Don't know how to do it? Dr. Gourmet explains common cooking techniques and the hows and whys of what they are and why they work. More Cooking Techniques
The Delicious 6-Week Weight Loss Plan for the Real World
Timothy S. Harlan, MD, FACP has counseled thousands of his patients on healthy, sustainable weight loss. Now he's compiled his best tips and recipes into a six-week plan for you to learn how to eat great food that just happens to be great for you - and if losing weight is your goal, you can do that, too.
Get the prescription for better health as well as healthy weight loss, including:
There are a lot of times that the term sauté is used to mean cooking anything in a skillet but the term is actually very specific. The term originates with the French verb sauter which means "to jump."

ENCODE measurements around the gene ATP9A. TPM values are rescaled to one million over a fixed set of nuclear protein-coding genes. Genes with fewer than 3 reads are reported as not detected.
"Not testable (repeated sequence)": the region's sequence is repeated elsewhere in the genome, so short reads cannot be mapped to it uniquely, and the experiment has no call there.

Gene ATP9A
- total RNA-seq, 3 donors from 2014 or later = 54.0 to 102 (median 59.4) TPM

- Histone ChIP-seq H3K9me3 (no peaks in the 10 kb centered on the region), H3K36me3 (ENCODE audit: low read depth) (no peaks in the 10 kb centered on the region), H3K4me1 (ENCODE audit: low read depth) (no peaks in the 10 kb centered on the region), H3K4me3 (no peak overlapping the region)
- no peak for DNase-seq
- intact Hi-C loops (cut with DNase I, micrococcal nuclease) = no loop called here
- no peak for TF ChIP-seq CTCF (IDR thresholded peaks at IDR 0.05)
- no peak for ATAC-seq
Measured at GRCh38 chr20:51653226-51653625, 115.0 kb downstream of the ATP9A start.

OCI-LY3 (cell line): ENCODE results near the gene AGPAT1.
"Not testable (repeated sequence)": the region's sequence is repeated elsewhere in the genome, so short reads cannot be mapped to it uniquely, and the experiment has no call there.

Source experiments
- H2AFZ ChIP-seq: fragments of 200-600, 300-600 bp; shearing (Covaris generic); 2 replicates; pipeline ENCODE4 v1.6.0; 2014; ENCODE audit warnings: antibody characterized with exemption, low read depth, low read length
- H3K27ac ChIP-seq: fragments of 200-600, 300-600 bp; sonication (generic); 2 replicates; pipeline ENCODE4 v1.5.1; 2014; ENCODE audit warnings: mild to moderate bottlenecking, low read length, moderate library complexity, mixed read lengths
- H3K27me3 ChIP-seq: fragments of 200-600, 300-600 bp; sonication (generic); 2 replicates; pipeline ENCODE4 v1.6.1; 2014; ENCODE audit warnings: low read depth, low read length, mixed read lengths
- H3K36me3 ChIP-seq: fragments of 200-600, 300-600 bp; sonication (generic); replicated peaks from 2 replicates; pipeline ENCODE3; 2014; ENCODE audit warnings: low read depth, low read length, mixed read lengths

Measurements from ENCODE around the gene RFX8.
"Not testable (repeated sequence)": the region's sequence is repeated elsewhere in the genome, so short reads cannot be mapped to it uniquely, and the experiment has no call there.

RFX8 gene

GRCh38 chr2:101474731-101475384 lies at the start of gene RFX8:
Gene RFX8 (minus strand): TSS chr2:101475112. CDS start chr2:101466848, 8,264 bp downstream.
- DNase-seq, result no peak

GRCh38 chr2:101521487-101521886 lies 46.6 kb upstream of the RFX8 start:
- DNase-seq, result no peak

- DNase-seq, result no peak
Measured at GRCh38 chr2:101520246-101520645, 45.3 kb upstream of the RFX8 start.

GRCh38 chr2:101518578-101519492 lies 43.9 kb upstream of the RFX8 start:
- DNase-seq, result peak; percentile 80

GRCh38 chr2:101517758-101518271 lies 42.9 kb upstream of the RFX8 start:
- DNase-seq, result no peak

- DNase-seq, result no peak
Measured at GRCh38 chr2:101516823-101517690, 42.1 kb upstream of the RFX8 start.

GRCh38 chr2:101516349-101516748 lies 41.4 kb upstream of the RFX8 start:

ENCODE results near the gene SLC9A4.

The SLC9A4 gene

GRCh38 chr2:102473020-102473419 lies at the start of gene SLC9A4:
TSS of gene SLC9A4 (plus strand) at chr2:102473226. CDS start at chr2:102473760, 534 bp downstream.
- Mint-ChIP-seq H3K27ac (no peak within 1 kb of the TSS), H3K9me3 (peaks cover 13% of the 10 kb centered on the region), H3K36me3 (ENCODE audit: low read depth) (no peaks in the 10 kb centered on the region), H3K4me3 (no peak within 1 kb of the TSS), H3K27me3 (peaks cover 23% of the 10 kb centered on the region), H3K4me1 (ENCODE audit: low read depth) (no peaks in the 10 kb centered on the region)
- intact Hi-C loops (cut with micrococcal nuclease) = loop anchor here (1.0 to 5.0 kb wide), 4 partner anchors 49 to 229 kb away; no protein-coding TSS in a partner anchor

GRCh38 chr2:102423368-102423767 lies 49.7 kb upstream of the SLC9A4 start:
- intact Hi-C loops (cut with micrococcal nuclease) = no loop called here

This is because very high heat is used and the food should be in frequent motion (or jumping).
Because most foods contain a great deal of water, if a the pan is too crowded the foods will actually steam (see Sweating). To sauté properly, choose a pan large enough that there is at least 1/3 of the surface area of the pan exposed when the vegetables are added.
Most recipes call for lots of fat when sautéing vegetables or the like. This is not necessary if a large non-stick skillet is used. Preheat the pan and add the oil. The vegetables should be added just before the oils smokes and then the heat reduced slightly. The key is to keep the food moving, tossing it frequently to use the oil and pan to full advantage.
This is very easy for something like onions but mushrooms do pose a more specific problem in that they are like little sponges and will absorb any liquid.